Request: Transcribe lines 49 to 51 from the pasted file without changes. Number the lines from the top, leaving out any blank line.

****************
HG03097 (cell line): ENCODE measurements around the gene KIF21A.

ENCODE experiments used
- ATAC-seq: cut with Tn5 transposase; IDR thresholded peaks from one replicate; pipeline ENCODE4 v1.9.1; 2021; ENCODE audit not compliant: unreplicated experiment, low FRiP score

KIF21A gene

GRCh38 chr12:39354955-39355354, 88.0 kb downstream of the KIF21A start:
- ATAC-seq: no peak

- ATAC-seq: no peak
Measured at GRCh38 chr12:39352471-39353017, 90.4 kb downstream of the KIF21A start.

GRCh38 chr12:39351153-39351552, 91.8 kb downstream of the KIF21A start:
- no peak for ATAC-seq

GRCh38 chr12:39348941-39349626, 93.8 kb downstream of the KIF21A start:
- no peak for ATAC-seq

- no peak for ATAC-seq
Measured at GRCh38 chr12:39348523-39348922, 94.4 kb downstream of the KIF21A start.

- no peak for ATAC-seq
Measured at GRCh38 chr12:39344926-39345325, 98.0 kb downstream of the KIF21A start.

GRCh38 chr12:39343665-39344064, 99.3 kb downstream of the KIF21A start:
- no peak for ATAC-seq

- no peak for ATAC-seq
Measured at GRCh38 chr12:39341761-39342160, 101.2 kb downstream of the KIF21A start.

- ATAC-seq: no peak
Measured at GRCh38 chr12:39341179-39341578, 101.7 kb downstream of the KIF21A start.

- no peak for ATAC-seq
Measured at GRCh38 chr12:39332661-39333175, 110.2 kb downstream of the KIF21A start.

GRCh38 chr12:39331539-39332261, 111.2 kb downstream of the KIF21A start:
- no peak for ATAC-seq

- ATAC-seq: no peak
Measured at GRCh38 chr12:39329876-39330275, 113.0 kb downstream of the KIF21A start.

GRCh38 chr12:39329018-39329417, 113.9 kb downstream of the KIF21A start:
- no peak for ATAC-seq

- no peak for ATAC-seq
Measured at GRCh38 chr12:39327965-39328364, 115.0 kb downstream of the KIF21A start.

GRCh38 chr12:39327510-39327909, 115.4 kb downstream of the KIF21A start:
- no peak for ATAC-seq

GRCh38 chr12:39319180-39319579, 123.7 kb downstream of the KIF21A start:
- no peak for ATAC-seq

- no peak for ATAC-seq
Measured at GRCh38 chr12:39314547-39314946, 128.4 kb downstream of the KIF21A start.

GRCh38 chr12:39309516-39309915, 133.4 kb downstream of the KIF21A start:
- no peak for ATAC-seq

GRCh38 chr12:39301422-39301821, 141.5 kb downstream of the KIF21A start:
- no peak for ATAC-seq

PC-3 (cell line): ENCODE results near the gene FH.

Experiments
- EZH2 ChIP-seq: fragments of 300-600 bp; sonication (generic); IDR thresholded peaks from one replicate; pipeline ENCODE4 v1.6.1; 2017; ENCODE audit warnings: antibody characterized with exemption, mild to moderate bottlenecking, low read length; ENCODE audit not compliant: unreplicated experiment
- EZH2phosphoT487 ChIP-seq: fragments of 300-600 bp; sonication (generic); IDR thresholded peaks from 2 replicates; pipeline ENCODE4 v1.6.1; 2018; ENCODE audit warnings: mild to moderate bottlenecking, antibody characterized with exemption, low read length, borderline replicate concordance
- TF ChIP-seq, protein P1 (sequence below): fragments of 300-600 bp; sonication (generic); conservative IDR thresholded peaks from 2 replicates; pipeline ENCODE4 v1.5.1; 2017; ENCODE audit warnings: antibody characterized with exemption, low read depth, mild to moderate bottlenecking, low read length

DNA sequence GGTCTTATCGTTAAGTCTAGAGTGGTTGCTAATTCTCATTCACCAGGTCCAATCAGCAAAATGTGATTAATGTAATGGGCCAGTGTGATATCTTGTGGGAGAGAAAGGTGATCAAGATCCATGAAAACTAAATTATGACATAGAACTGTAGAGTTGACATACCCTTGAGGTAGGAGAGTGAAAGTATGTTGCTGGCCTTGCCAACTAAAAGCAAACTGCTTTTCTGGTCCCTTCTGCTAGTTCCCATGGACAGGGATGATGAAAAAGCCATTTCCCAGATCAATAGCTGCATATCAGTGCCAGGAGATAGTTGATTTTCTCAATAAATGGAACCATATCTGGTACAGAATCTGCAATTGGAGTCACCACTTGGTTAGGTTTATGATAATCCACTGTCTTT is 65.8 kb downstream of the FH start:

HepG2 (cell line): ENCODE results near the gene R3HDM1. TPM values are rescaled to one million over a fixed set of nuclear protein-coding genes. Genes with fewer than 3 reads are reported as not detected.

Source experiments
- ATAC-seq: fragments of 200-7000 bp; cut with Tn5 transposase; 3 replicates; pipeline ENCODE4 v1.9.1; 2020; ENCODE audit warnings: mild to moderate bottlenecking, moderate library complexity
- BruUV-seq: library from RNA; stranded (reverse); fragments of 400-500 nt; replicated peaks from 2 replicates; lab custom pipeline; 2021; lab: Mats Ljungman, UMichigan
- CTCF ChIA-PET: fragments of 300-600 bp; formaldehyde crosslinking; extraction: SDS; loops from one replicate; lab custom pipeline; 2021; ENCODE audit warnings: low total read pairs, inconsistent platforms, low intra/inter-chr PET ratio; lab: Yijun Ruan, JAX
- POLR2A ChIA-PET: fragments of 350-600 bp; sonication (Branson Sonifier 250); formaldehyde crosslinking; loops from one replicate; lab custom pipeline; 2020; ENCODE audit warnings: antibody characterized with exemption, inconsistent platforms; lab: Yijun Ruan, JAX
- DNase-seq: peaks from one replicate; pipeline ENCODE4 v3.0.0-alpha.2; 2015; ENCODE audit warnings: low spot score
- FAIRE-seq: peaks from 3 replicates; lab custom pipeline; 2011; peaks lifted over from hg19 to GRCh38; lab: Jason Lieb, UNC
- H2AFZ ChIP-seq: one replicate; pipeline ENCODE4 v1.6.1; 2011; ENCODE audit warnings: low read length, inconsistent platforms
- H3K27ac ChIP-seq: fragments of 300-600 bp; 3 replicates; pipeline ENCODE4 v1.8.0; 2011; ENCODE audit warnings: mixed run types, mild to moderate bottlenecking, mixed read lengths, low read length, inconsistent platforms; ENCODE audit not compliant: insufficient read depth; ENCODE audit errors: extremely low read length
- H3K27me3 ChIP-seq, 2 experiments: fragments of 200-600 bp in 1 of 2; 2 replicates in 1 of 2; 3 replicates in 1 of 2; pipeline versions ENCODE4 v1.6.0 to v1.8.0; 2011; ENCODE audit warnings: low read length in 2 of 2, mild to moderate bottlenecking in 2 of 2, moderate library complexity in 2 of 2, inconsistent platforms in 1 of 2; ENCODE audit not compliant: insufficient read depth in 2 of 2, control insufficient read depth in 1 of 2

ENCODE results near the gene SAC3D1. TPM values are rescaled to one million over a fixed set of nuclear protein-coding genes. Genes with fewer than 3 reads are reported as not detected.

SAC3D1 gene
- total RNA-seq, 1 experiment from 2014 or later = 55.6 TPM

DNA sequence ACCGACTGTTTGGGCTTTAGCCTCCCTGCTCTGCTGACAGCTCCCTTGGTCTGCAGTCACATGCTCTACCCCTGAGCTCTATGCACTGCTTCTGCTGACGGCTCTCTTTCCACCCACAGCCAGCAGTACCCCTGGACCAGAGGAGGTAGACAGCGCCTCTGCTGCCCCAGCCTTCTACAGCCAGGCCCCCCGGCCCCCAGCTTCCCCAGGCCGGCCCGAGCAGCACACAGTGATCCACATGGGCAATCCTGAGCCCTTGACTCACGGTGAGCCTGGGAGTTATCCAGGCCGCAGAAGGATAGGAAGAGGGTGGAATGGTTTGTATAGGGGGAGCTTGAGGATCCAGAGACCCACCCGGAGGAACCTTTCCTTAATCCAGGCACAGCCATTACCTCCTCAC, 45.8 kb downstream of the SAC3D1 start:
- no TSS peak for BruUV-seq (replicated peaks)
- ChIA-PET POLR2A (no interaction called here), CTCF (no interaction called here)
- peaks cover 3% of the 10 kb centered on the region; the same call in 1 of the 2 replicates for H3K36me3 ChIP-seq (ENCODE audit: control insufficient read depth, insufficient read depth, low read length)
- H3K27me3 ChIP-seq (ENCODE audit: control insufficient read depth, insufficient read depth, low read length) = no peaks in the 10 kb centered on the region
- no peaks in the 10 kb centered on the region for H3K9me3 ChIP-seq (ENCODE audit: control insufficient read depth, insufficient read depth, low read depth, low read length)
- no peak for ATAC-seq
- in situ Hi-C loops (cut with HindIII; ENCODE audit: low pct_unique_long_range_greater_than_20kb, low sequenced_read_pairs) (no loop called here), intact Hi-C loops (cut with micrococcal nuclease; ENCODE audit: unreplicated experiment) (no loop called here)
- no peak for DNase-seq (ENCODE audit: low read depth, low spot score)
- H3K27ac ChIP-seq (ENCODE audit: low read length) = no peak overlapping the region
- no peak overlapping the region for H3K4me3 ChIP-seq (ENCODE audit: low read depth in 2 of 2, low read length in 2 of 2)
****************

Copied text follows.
HepG2 (cell line): ENCODE results near the gene R3HDM1. TPM values are rescaled to one million over a fixed set of nuclear protein-coding genes. Genes with fewer than 3 reads are reported as not detected.

Source experiments
- ATAC-seq: fragments of 200-7000 bp; cut with Tn5 transposase; 3 replicates; pipeline ENCODE4 v1.9.1; 2020; ENCODE audit warnings: mild to moderate bottlenecking, moderate library complexity